Harold Ramirez

Harold Ramirez playing for the New Hampshire Fisher Cats.

Last season it appeared as if Reese McGuire was the most promising prospect that came to the Blue Jays in that trade for Drew Hutchison back in August 2016.  Despite a knee injury that limited him to just 45 games in 2017, McGuire was added to Toronto’s 40-man roster.  And along with Danny Jansen, had established himself as by far the best catching prospect in the Blue Jays farm system.  Harold Ramirez meanwhile, the other prospect Toronto received in the Hutchison trade, struggled last season (.266/.320/.358) and ended up losing his coveted spot on the Blue Jays 40-man.

Prior to being traded to the Blue Jays, Ramirez was renowned for his contact hitting and was ranked as Pittsburgh’s 9th best prospect.  2017 may have been an off year for Ramirez, but this season he’s regained much of that reputation he developed prior to the trade as being such an excellent hitter for AVG.

Ramirez has an impressive .313 AVG so far this season, including 111 hits in just 94 games with Double A New Hampshire.  With his performance at the plate continuing to improve as the season progresses, it’s only a matter of time before he makes the jump to Triple A.  Especially when so many of the outfielders in Buffalo have been floundering.

With young talents like Vladimir Guerrero Jr., Bo Bichette, and Lourdes Gurriel Jr. ensuring the Blue Jays have little to worry about with their future infield, their outfield on the other hand is a completely different story.  Not one outfielder in this organization has proven to be deserving of starting for the Blue Jays for years to come.  Kevin Pillar, Randal Grichuk, and Teoscar Hernandez are the best of the bunch, but offensively (and in Hernandez’ case, defensively as well) they have to be better.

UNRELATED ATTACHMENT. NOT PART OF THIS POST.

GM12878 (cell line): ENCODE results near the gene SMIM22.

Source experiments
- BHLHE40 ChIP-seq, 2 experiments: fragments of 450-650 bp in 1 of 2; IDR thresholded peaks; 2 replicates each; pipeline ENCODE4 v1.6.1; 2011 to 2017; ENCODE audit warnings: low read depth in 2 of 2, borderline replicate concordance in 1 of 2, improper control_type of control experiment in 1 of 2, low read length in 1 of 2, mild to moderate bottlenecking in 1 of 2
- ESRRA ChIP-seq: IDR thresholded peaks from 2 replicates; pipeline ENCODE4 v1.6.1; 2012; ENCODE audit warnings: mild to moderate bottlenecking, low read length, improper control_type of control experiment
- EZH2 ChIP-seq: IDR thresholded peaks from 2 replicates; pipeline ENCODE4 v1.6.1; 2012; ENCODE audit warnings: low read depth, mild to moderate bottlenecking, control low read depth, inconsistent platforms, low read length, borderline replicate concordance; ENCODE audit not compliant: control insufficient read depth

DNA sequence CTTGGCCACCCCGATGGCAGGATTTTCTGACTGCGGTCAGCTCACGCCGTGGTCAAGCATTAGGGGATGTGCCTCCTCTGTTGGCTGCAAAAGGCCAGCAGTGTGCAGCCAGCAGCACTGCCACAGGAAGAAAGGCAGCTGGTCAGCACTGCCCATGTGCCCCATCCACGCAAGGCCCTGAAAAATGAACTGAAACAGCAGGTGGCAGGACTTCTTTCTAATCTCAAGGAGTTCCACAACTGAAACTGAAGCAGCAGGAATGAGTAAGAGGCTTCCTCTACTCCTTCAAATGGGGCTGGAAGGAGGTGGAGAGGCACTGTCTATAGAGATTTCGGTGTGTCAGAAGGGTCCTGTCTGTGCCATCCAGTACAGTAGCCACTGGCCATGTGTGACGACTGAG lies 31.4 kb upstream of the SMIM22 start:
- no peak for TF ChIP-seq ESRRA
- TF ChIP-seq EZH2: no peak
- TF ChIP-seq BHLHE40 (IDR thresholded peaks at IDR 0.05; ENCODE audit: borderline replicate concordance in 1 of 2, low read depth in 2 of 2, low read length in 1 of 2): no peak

Toronto needs to be getting more production from their outfielders, it’s that simple.  You can be one of the better defenders in baseball, but when your OBP is .277, you’re leaving your place as a starter up for grabs.  As it is right now, no outfielder, in either the minors or big leagues, is having more success at the plate for the Blue Jays than Ramirez.  Talk about underrated, Ramirez isn’t even on the Blue Jays list of their Top 30 prospects.  Nor is he, as previously mentioned, on their 40-man roster.  Unless the Blue Jays end up adding him to the 40-man this off-season, look for Ramirez to be a prime candidate for the Rule 5 draft.

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